Do Some Evangelicals Go too Far in Their Efforts to Bring Patriotism into the Church?
The 2016 presidential election brought politics and faith together in a way that excited some evangelical voters but made others uneasy. Then-candidate Donald Trump courted the evangelical vote in an astonishing and unprecedented way, and the melding of Christianity and nationalism created a most unusual marriage.
Trump's nationalism combined with the effort to win evangelical voters gave some Protestant leaders, like the Southern Baptist Convention's Russell Moore, pause. Other leaders, like Liberty University President Jerry Falwell, Jr. and Texas pastor Dr. Robert Jeffress, placed themselves firmly within the Trump camp, which paid off come Election Day.
Jeffress appears to have doubled down on this nationalistic take on Christianity. This past Sunday at his church, First Baptist Church of Dallas, the congregation celebrated Freedom Sunday.
The service took place, complete with church members waving little American flags, the choir and worship team leading the congregation in patriotic songs, and fireworks. You read that right — fireworks.
People waved American flags during the service.
The last time I checked, the waving of the American flag was a sign of support or loyalty to the nation. Jeffress had no problem allowing such an act to take place in a church sanctuary–the place where Christians worship God as a form of expressing their ultimate loyalty. Patriotism is fine. Flag-waving is fine. But I wonder if any of the congregation felt uncomfortable that all of this took place in the church sanctuary on a Sunday morning.
One of the songs that the congregation sang was Woody Guthrie's folk song, "This Land Is Your Land." For those who don't know, Guthrie wrote the song as a godless alternative to "God Bless America." The original verses will make your head explode, and even if you don't have a problem with patriotism in the church, the inclusion of "This Land Is Your Land" should make your blood boil.
All of this begs the question: what place does patriotism have during a church service? Granted, First Baptist of Dallas's service appears to be way over the top, but can a church service focus on nationalism or patriotism?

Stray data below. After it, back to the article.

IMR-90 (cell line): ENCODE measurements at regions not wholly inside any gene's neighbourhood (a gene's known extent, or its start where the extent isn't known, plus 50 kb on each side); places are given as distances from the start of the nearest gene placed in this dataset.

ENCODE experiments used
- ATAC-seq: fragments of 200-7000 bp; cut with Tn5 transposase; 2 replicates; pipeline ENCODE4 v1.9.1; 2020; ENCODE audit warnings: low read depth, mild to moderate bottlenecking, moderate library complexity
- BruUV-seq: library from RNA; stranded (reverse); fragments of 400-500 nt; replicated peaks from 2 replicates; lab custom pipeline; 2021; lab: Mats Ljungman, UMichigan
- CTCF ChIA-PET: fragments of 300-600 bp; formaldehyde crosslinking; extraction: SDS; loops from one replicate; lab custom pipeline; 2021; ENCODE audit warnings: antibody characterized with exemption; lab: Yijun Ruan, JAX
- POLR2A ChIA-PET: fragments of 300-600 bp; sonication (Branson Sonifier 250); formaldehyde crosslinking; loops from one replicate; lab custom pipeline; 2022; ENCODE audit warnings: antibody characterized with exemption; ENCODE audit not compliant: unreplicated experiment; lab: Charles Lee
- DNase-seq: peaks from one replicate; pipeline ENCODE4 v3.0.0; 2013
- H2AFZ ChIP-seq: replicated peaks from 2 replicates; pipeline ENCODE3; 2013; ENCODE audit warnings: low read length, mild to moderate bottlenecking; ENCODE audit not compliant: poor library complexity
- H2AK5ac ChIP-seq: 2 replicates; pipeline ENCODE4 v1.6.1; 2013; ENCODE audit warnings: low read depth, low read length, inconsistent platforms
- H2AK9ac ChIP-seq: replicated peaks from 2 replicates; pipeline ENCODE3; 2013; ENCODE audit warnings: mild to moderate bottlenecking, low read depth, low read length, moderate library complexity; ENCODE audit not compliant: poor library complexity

It's a tricky question, really. Mentioning holidays like Independence Day, Memorial Day, and Veterans Day during the service is fine. Praying for our country is wonderful — and vital. Talking about our freedom is great, especially if the sermon or discussion centers on our freedom in Christ. But an entire Sunday morning service turned into a festival of patriotism turns America into an idol.
A Sunday morning church service should serve as a reminder to believers that our true citizenship isn't in America or anywhere else on this planet. Our foremost allegiance is to the Father, the Son, and the Holy Spirit, and our primary citizenship is in heaven. Our temporary, earthly American nationality doesn't even come close.
When we are born again, we are united to Christ, our King, and we are delivered from the domain of darkness and transferred into the kingdom of the Son of God so that now it can be said with glorious and profound reality, “Our citizenship is in heaven” ( Philippians 3:20).
Therefore, wherever we live on earth, whatever country, whatever tribe, whatever family or clan, we are pilgrims, sojourners, refugees, exiles in all of those. Our first identity is with the King of the universe, not any country or nationality or political party or governmental regime.
America is emphatically not our primary home or primary identity. That should be spoken. It should be felt and it should be precious. We should never be ashamed of identifying, first and foremost, as citizens of the kingdom of Christ, the kingdom of heaven.
Therefore, Piper concludes, our worship services should reflect our place in God's kingdom. Thanking Him for our blessings and our freedom as Americans is wonderful, but anything else — whether it be the Pledge of Allegiance, a patriotic song, or any other element of a church service that turns the focus on America and away from the Gospel — emphasizes the wrong allegiances.
There's nothing wrong with loving your country, and being a good citizen is actually something the Bible commands of us. I love America, and I believe that patriotism is a wonderful thing. But it's a secondary thing, and our heavenly community towers infinitely above our national identity.
As we enter our churches this Sunday morning (or whatever part of the weekend your church service of choice happens to fall), may we focus primarily on our allegiance to the God who created us, redeemed us, and loves us more than anything else. May we never forget the primacy of our belonging to God and His kingdom. Let's save our unbridled excitement at being American for Independence Day — there's plenty of time that day to celebrate!